Summary: An RCT of an Internet Intervention for Pediatric Encopresis With One-Year Follow-Up

The research article An RCT of an Internet Intervention for Pediatric Encopresis With One-Year Follow-Up is based on research conducted by the creators of UCanPoopToo.  In randomized control trials (RCTs), individuals are first screened, and then placed randomly into one of the group conditions being evaluated before any intervention begins.  This gold-standard design was used in this trial involving 91 patients with encopresis to evaluate the efficacy of UCanPoopToo in a much larger trial than had previous been conducted.  All participants in the study continued their standard care (working with their doctor), but half were also enrolled in the UCanPoopToo program.

Before starting the trial, participants had a median 8-9 accidents per two weeks (based on retrospective report).  Approximately 4-6 weeks later, those who had access to UCanPoopToo had a median 3 accidents per two weeks while those who did not have access to UCanPoopToo continued to have a median of 8 accidents (based on prospective report).  At one year follow up, the patients in the UCanPoopToo group had a median 1 accidents per two weeks while those who did not have access had a median of 4.5 accidents per two weeks.  At this one year time point, 64% of those with access to UCanPoopToo had ≤1 accident over two weeks.  Only 28% of the doctor only group experienced similar success rates.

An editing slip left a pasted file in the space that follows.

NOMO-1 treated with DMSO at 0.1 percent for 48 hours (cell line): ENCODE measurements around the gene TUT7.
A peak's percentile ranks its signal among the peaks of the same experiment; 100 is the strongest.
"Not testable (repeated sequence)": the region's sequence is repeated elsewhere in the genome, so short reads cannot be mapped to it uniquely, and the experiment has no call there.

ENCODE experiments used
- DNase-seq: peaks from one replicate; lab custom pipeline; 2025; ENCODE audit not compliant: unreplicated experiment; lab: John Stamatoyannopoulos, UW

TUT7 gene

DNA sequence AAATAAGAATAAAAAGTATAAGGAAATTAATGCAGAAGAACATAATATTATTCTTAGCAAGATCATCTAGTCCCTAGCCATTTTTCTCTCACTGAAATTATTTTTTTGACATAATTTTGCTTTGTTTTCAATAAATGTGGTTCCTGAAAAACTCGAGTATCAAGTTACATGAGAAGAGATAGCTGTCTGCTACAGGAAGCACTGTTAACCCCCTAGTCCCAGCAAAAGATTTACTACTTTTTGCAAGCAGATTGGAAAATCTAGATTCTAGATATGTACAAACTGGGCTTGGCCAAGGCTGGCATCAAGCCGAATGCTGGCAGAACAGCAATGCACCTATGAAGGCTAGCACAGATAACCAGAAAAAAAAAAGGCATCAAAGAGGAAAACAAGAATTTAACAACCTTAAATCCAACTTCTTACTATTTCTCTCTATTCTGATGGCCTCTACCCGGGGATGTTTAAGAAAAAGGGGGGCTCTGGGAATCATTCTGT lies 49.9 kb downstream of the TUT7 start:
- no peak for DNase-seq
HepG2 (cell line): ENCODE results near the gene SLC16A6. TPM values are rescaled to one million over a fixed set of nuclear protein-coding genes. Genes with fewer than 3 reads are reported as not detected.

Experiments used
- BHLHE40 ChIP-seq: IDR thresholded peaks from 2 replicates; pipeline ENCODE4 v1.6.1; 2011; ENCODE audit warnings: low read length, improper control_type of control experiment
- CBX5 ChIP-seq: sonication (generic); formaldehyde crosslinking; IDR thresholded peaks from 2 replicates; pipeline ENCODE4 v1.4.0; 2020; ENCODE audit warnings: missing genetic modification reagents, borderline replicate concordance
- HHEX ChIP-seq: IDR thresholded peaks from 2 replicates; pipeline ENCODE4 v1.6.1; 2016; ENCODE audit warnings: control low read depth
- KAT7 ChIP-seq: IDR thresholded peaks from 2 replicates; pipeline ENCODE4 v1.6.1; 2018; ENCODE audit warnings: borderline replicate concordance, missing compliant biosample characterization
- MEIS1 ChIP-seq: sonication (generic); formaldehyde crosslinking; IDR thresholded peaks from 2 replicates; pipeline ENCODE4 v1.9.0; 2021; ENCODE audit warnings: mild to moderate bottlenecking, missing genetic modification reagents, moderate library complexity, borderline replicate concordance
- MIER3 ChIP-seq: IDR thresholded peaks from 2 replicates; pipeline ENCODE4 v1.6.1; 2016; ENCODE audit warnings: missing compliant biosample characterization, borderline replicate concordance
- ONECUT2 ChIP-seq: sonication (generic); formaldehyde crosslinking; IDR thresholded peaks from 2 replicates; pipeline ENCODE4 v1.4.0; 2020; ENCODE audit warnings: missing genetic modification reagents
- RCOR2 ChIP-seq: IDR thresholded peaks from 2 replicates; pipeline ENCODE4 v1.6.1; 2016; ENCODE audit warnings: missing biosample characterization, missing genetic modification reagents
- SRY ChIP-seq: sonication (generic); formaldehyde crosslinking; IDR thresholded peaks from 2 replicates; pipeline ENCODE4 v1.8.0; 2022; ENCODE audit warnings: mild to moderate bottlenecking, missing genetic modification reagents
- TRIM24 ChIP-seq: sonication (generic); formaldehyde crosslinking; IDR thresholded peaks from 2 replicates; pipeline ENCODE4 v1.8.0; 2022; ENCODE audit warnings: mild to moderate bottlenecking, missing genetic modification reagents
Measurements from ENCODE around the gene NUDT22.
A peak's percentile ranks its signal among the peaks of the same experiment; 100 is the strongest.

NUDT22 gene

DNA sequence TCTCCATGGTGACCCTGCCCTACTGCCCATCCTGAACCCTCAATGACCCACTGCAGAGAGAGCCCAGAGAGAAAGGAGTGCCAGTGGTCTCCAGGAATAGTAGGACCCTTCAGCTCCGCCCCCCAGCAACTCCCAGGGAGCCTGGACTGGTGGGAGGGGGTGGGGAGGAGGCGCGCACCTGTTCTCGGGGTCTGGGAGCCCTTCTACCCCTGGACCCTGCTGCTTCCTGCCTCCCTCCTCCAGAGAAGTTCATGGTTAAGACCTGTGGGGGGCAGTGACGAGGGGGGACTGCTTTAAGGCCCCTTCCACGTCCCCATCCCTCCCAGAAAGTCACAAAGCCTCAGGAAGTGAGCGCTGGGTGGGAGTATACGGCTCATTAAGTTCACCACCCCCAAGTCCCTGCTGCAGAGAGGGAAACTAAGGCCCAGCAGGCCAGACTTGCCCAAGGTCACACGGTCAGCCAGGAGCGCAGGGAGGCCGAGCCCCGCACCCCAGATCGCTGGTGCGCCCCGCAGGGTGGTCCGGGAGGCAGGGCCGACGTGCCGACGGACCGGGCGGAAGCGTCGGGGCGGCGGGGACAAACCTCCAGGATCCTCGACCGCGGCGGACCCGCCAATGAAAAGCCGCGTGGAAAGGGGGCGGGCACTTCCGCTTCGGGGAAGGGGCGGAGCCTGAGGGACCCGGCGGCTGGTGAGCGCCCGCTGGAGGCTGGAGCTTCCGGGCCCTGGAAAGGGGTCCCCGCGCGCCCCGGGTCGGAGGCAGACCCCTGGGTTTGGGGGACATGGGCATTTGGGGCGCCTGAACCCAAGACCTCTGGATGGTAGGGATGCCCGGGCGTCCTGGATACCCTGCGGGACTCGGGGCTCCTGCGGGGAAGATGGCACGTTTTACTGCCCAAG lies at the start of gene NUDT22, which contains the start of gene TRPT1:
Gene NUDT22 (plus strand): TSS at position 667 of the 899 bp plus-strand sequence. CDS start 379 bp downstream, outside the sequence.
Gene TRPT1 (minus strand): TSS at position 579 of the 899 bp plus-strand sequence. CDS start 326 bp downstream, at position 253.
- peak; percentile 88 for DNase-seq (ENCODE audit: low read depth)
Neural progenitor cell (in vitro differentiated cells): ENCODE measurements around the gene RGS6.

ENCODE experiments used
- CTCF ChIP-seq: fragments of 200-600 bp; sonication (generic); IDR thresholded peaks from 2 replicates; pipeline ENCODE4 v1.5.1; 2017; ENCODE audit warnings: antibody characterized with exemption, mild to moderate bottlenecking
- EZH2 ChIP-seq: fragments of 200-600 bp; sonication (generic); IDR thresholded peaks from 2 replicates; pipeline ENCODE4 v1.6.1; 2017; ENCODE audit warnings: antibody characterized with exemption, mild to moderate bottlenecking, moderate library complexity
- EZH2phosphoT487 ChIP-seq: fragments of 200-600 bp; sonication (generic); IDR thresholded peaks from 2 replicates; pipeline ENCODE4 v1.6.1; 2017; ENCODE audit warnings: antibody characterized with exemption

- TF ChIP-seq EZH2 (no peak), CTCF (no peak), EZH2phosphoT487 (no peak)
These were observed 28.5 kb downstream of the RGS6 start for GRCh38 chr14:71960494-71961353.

There is proven benefit to adding the Internet intervention UCanPoopToo to care delivered by a doctor.  The ability to have access to the self-help information provided in the modules at any time, to obtain tailored content specific to an individual child, and feedback through the daily diaries, enhances the outcomes of patients and provides them with a greater understanding of the issues surrounding encopresis and techniques to eliminate it.

UCanPoopToo provides greater access to specialty care that many patients would otherwise be unable to obtain.  It is a meaningful adjunct to standard medical treatment providing significant improvements in outcome for children with encopresis.

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